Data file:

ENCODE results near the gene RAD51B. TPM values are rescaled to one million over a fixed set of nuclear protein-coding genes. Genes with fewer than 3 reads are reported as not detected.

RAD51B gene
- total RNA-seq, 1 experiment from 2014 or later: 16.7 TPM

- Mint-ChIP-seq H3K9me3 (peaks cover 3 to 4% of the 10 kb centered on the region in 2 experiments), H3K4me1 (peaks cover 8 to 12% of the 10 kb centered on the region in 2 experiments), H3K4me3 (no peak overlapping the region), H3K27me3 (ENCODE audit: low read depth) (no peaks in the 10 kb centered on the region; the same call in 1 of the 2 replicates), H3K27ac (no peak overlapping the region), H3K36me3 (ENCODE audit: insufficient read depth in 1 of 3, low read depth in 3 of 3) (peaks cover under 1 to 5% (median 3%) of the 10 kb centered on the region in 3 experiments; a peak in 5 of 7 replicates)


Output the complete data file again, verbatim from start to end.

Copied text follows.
ENCODE results near the gene RAD51B. TPM values are rescaled to one million over a fixed set of nuclear protein-coding genes. Genes with fewer than 3 reads are reported as not detected.

RAD51B gene
- total RNA-seq, 1 experiment from 2014 or later: 16.7 TPM

- Mint-ChIP-seq H3K9me3 (peaks cover 3 to 4% of the 10 kb centered on the region in 2 experiments), H3K4me1 (peaks cover 8 to 12% of the 10 kb centered on the region in 2 experiments), H3K4me3 (no peak overlapping the region), H3K27me3 (ENCODE audit: low read depth) (no peaks in the 10 kb centered on the region; the same call in 1 of the 2 replicates), H3K27ac (no peak overlapping the region), H3K36me3 (ENCODE audit: insufficient read depth in 1 of 3, low read depth in 3 of 3) (peaks cover under 1 to 5% (median 3%) of the 10 kb centered on the region in 3 experiments; a peak in 5 of 7 replicates)